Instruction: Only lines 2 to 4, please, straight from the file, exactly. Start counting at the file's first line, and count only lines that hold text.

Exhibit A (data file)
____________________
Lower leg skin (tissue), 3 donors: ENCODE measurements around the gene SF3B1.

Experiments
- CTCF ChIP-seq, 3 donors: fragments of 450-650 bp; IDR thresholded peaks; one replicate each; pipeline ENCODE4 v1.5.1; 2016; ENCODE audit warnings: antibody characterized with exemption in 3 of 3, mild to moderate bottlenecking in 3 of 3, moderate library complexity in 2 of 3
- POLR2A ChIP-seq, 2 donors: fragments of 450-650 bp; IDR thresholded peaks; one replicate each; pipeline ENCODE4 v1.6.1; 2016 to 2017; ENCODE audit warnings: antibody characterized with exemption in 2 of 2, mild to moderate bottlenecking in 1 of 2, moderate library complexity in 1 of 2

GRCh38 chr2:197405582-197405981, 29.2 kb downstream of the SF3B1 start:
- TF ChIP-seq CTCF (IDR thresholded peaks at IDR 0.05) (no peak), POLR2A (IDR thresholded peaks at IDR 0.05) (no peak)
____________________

Experiments
- CTCF ChIP-seq, 3 donors: fragments of 450-650 bp; IDR thresholded peaks; one replicate each; pipeline ENCODE4 v1.5.1; 2016; ENCODE audit warnings: antibody characterized with exemption in 3 of 3, mild to moderate bottlenecking in 3 of 3, moderate library complexity in 2 of 3
- POLR2A ChIP-seq, 2 donors: fragments of 450-650 bp; IDR thresholded peaks; one replicate each; pipeline ENCODE4 v1.6.1; 2016 to 2017; ENCODE audit warnings: antibody characterized with exemption in 2 of 2, mild to moderate bottlenecking in 1 of 2, moderate library complexity in 1 of 2